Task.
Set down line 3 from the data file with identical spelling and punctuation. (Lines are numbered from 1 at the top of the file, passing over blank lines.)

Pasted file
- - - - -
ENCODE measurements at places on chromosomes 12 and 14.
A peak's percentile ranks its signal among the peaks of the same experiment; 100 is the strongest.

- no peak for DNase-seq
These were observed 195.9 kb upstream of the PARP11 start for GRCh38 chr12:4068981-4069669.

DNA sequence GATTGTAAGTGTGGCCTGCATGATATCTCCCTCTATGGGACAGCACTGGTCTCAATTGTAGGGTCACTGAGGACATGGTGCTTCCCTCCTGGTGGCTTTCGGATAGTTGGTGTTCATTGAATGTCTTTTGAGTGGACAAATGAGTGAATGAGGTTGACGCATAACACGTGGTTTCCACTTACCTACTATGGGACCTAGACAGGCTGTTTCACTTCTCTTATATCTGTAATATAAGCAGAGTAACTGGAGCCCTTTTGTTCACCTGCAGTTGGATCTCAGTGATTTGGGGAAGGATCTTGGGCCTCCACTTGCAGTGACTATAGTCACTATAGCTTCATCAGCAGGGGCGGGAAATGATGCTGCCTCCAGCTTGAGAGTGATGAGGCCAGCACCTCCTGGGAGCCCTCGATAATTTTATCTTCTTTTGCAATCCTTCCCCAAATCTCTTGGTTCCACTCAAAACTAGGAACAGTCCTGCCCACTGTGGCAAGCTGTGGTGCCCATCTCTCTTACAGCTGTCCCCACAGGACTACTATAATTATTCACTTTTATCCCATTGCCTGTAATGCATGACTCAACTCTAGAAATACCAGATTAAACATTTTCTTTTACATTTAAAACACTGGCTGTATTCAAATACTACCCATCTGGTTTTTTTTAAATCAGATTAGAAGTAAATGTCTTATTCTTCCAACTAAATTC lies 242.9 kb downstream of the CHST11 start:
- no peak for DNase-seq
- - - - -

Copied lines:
- no peak for DNase-seq